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Don't fall prey to 'pension loans'

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By Gary Boatman
Thursday, May 2, 2013, 12:01 a.m.
 

The success of all financial planning begins and ends with the individual.

If someone cannot control their spending or has no discipline about finances they will never be a financial successful. In fact, they may need to be protected against themselves.

One example of this might be income tax refunds.

A disciplined person should want to receive a small income tax refund; this is because the government does not pay interest on this money. A non-disciplined individual should try to get a large refund because this may be the only way that they can save.

Because of this difference, financial advisors must get a feel for their clients before they know what type of advice to offer.

There are many kinds of financial scams out there. The New York Times recently reported on one targeting retirees. These are loans against pensions. Most often targeted are former government employees or military personnel. This is because they are one of a few groups that receive a pension. Most private employers eliminated these years ago.

We discussed last week that market losses at the beginning of retirement are much more serious than losses at the end of retirement.

Many current retirees are finding themselves in a difficult position. Their investments outside of the government pension have not been earning much and housing values have plummeted. The slow economic growth has made it hard for many Baby Boomers who lost their jobs to find a new one.

Too many Boomers have expected to get immediate gratification. This means the average American debt is higher than in the past. The Federal Reserve reports that the combined debt of 65- to 74-year-olds is rising faster than any other age group. Their debt now averages $26,000. Many also still have a mortgage. Because of these reasons too many people are falling victims to these pension loans.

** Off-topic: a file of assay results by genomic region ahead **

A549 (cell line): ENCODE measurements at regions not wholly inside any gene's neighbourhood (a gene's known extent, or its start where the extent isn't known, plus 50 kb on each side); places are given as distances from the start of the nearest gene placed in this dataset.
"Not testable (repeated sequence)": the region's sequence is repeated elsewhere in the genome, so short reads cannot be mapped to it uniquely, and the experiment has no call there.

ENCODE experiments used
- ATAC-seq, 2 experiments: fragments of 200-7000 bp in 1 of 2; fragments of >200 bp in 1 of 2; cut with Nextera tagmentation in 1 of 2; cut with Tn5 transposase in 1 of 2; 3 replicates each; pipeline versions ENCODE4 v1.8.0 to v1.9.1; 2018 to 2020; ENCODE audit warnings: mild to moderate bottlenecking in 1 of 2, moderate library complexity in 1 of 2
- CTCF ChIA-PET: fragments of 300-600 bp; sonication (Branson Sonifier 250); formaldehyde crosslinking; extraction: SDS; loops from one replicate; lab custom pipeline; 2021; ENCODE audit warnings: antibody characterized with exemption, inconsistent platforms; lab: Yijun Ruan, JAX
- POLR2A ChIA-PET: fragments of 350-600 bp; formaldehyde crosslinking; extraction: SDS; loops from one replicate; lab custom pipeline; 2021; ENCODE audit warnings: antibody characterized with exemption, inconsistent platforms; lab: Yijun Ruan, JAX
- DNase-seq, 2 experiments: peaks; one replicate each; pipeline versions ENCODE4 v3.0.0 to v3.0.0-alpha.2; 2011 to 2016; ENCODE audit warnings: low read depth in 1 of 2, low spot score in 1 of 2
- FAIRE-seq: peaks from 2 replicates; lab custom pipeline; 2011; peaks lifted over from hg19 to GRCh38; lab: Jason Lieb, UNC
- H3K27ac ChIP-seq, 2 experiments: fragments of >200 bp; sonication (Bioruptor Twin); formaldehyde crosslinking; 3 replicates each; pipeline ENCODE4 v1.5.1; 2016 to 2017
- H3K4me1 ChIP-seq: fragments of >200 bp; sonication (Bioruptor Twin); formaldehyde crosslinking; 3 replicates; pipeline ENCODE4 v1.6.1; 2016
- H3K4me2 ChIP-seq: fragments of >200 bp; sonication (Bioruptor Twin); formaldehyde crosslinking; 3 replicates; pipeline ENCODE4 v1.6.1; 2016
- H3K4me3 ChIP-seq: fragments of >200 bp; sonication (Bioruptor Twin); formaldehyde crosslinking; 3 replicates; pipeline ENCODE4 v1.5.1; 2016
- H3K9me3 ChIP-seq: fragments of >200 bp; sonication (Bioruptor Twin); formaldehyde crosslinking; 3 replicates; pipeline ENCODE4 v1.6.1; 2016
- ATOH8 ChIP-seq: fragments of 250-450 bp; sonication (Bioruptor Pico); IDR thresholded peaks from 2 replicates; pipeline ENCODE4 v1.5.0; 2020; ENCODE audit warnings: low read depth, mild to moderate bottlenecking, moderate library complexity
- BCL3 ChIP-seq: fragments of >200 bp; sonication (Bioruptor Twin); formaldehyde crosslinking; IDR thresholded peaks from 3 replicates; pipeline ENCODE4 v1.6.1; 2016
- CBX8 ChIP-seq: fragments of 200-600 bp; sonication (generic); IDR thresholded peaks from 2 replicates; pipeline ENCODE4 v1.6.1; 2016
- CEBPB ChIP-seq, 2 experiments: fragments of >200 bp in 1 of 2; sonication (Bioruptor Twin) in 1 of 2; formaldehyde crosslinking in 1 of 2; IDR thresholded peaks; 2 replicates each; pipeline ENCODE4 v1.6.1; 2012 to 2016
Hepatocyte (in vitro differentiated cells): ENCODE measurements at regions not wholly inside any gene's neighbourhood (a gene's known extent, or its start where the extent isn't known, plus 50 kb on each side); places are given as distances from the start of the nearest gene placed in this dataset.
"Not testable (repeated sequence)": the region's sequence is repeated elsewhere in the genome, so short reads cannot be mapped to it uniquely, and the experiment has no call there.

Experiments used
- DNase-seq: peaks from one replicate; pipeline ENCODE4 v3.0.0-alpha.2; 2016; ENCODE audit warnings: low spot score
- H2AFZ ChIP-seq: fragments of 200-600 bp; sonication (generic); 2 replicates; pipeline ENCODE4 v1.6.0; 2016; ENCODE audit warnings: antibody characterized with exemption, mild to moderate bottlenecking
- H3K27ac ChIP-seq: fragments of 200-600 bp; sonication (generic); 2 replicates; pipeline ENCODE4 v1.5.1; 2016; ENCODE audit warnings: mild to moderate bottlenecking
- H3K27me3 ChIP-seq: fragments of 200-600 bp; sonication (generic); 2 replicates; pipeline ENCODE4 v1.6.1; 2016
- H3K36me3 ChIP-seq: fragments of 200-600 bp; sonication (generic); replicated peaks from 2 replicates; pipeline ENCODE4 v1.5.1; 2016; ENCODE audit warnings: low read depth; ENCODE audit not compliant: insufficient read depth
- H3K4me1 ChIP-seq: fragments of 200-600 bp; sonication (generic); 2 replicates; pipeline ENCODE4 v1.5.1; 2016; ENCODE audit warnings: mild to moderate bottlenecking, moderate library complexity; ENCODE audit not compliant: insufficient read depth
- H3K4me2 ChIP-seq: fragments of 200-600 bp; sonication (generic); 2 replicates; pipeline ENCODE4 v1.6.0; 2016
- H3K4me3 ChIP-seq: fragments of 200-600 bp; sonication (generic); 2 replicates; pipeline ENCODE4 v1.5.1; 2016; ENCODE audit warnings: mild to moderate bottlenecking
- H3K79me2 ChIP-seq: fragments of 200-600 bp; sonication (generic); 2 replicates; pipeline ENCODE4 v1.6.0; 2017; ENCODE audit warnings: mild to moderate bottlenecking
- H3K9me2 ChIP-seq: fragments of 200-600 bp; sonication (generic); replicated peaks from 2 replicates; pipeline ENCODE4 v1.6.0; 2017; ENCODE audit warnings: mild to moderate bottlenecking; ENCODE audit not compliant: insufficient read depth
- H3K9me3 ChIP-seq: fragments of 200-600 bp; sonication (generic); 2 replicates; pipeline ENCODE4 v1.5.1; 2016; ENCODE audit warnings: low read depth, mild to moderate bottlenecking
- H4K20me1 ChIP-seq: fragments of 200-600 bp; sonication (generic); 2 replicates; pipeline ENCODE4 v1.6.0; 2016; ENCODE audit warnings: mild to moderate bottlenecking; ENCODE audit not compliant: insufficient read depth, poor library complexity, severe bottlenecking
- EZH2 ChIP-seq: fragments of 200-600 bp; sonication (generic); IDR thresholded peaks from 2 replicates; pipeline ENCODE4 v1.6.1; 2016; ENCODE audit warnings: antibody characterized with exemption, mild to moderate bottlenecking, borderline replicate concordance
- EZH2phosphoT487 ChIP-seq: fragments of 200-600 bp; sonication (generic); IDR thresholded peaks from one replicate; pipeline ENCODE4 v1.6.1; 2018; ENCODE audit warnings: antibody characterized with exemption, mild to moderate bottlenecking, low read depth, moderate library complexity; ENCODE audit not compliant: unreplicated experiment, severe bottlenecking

These loans are often called advances and you are told they are not a loan.

This is to try and skirt the law. If someone gives you money now and is willing to accept repayment plus interest to pay off the obligation, have they made you a loan? Of course they have. They will often want you to set up another checking account and move some of your pension money into it so that they can try to get around another law. These and other moves should set off red lights that something is wrong.

Believe it or not, it gets worse.

While they try not to disclose the interest rates, they range from 27 to 106 percent. This scam is not regulated by the government. With no supervision, fraud is rampant. They tell you to borrow for things such as a boat or vacation. You cannot commit money for these purposes that were supposed to provide for your life necessities in retirement.

These are very close to payday loans that Pennsylvania outlawed several years ago. They get you in an endless loop of debt that is very hard to escape.

People with good credit should never be afraid of using their high rating. If it says on the window, “No credit check required,” do not enter. You can be assured that interest rates will be much higher than other possible sources.

Gary Boatman is a certified financial planner and local businessman who serves as president of the Monessen Chamber of Commerce.

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